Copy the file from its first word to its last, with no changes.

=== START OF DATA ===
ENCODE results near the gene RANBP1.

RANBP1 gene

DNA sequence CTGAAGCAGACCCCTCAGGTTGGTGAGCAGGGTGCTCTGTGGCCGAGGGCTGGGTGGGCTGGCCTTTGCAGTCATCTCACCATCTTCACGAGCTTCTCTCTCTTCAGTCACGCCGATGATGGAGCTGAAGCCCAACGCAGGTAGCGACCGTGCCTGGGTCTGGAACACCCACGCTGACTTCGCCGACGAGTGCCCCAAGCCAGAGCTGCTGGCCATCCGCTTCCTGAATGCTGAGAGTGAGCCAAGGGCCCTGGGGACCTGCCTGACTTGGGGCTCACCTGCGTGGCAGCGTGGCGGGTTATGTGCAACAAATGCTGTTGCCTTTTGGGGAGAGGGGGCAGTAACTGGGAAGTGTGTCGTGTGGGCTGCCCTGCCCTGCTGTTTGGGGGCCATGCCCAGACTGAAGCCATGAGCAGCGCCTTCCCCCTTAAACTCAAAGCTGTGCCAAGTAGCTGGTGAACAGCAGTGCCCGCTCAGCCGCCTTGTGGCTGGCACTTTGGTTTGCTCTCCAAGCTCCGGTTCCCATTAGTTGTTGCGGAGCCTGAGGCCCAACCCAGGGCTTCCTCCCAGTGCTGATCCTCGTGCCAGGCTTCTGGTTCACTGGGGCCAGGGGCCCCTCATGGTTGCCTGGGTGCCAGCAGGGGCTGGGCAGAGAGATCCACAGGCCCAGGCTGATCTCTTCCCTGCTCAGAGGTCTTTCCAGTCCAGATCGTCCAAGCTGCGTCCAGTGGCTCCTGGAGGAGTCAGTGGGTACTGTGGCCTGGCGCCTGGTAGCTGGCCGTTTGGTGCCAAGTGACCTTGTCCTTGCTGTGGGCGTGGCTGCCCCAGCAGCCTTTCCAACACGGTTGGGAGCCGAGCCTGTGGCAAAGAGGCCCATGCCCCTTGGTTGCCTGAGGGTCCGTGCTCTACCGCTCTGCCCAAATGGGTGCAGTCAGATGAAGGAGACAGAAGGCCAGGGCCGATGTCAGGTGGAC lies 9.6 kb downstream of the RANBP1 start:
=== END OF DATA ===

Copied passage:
ENCODE results near the gene RANBP1.

RANBP1 gene

DNA sequence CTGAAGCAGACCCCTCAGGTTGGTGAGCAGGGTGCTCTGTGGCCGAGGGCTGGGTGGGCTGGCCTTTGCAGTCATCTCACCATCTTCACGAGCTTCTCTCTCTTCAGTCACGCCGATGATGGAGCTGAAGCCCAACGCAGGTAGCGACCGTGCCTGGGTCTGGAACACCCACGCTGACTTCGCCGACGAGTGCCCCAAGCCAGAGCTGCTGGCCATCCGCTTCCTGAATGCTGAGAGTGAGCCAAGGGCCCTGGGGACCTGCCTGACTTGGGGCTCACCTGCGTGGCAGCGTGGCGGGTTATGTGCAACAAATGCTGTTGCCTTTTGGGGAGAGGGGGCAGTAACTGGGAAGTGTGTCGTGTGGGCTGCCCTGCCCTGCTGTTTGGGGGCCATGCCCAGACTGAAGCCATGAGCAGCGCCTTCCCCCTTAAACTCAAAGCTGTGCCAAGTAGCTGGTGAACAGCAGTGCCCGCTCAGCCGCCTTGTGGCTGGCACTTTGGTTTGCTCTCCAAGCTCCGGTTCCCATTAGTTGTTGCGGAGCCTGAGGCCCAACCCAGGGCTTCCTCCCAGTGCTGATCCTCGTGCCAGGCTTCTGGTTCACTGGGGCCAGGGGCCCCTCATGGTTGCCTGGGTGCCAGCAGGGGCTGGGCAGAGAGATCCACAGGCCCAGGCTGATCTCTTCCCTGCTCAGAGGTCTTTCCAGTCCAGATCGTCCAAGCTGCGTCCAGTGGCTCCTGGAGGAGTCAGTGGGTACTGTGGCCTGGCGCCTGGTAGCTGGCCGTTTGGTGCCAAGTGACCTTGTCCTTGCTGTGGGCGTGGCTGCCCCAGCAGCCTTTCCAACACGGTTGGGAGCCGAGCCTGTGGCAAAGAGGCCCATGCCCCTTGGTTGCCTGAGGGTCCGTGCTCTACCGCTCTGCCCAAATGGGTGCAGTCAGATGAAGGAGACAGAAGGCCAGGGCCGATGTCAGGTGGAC lies 9.6 kb downstream of the RANBP1 start: